Monday, 19 March 2018

Return to the Kingdom of the Great Ice Eagles


Steller's Sea-eagle

(Haliaeetus pelagicus)
O-washi

Off the icy coast of Rausu, Shiretoko, Hokkaido, Japan

February 25 & 26, 2018


Whenever I see any wild eagle my heart becomes like that of a small child playing barefoot in a garden, holding out a plastic dinosaur with one eye squinted-imagining it is real.

Not that I ever did that.

 In February 2006, I realised dreams from my childhood in undertaking a cruise by the kind people of GOZIRAIWA SIGHTSEEING or Their English Website and Japanese: Pension Rausukuru (Your cruise is discounted if you stay at the Inn). We returned to join them again, 12 years to the day, to again behold one of the greatest sights within this solar system. Where else can any of the world’s space agencies travel to find such wonders? This time we also stayed at their beautiful Canadian log-house, Pension Rausukuru, and feasted on delicious fresh food and went on two cruises into a kingdom unseen in any other known world.

We're also grateful to Stuart Price of Hakodate Birding for advice when we were making our plans. Stuart really helped me with the owl. Thanks, Stu. Check out Stuart's magnificent blog and brilliant pictures!




The Greatest Eagle in the World


I still remember black & white TV. I especially remember it on rainy Sundays. It always seemed so cruel for the day before a new week of school to be rained out. I remember getting up, turning on the tele, and swivelling the channels; “O”, “2”, “7”, “9”. I’d be scorned by a wooden-faced man, then fidget watching a cowboy movie. I’d give up by the time they’d hurry off to lynch someone. If I was really lucky there would be an Elvis movie on after lunch. In the meantime I’d draw a picture, or make some kind of craft. I’d try to reinforce the idea of my freedom being a non-school day by having a bowl of ice-cream and decorate it with a couple or four spoons of Milo. I did like finding a documentary to watch. Especially on something like eagles. Once I saw a documentary about Golden Eagles in Scotland.  The only other eagles I knew were the Bald Eagle in America, and my Wedge-tailed Eagle in Australia. I got it into my head to find out which one was the biggest. I pulled every book out off the shelves in my search. Eventually I decided to look into a really old set of encyclopaedia. It was so old that even the gold trim was brown. I looked up the word, “eagle” and was so excited to find that it had a chapter especially about the greatest eagles on earth. Bonus! The pages were dull with only a few colour plates here and there. Finally I found the page I was looking for and was kind of let down by small sepia and black and white photos. No big wedge-tail’s wings spanning over two pages. I began to read and became even more perplexed. It went on about a monkey-eating eagle in the Philippines, and a great harpy in the jungles in South America. It went on further to claim that the most massive eagle on earth was actually off the icy coasts of eastern Russia, Korea and Japan. I’d never heard of such a thing. I peered into a small sepia picture of a big fat bird sitting on what looked like a rock. It looked pompous; almost imperial. It’s white shoulders reminded me of the clothes worn in those old portraits of Napoleon and Henry the Eighth. It’s head and beak were were huge in proportion to it’s body. It didn’t look like what I thought an eagle should look like and I had no mental image of icy coasts anywhere. What a crappy Sunday.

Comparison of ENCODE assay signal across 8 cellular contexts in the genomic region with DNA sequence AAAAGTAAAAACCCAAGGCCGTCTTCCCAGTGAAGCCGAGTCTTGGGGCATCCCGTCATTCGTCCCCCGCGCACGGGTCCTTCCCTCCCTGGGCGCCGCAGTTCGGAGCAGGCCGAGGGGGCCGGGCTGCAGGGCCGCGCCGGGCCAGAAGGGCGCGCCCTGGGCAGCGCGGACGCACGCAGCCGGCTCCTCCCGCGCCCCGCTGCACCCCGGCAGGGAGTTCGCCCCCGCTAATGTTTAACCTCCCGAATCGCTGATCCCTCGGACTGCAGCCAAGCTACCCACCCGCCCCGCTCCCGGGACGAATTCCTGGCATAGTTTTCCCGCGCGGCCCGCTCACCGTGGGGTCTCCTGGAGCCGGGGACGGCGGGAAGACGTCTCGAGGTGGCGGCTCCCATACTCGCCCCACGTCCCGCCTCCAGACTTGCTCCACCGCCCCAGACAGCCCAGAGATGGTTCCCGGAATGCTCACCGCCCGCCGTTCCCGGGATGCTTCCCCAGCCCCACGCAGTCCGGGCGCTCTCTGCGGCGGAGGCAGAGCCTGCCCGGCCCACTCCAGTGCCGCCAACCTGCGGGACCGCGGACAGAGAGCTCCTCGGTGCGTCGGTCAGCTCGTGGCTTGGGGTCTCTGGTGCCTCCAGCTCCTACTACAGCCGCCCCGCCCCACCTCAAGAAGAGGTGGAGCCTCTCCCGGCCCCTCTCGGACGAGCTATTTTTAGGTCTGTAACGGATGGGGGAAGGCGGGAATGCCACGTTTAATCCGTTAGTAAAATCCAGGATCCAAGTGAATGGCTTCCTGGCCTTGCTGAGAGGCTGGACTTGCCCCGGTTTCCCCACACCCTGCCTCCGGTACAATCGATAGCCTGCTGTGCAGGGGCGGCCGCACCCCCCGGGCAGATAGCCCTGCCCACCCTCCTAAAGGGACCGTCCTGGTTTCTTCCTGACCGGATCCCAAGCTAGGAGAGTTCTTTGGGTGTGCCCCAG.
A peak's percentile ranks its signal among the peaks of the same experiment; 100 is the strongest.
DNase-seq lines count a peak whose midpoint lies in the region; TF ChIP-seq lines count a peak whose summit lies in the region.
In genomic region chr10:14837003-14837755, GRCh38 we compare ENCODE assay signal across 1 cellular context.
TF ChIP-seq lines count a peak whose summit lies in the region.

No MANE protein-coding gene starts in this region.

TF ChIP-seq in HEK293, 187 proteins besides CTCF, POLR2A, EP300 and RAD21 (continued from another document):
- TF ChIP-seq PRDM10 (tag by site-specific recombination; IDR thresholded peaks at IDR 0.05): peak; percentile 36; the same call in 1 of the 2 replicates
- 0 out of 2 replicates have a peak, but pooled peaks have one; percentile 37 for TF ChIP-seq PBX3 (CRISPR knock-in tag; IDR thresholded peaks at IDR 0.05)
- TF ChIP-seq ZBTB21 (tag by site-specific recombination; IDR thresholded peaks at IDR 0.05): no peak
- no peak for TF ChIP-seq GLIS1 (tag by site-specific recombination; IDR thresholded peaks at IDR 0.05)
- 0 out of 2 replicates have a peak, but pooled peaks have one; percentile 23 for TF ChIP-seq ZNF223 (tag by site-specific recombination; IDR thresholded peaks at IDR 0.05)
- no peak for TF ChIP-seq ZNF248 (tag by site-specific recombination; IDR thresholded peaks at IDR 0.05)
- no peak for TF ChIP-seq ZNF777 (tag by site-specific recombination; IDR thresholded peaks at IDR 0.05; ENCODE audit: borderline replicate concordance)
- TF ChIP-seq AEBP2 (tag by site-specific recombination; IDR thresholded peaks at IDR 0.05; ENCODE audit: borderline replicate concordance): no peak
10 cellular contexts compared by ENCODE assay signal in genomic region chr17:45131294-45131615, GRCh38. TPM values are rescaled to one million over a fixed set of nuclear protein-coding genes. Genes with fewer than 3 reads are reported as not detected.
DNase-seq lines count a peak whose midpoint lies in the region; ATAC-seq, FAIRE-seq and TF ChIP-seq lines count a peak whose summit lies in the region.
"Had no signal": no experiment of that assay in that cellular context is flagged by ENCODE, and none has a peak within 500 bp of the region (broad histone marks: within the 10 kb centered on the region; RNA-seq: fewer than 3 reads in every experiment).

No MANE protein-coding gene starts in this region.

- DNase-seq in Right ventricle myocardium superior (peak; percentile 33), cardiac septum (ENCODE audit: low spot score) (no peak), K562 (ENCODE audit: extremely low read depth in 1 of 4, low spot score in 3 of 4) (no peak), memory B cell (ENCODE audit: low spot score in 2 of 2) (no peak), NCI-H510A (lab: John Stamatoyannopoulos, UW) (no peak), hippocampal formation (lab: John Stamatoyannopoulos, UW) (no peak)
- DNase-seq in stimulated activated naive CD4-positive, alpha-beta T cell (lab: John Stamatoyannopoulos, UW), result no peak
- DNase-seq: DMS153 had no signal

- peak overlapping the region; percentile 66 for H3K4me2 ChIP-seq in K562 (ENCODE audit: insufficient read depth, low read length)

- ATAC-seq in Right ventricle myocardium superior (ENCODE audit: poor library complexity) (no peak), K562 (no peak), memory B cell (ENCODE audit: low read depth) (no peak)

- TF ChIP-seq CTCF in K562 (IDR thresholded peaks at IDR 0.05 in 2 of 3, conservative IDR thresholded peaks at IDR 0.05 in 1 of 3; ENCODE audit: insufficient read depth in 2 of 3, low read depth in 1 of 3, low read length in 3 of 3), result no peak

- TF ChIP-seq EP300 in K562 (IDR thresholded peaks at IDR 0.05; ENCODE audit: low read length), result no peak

For years, I would think about eagles again. I would search for pictures in bookstores and libraries. Such images of wild eagles were very rare. I often went back to look at the small old pictures in that book. I had many questions. Who had taken the pictures? How did they find the eagle? How did they get there? Through the 70s, 80s, and 90s, finding such pictures was a great challenge. Now we can find anything with the internet. Type in a name and there a thousands of pictures. I only hope that we don’t become complacent, and disregard such subjects as something unimportant because of the ease with which we find them. I hope there are still little girls and boys who are inspired, and dream of standing in the presence of a wild eagle.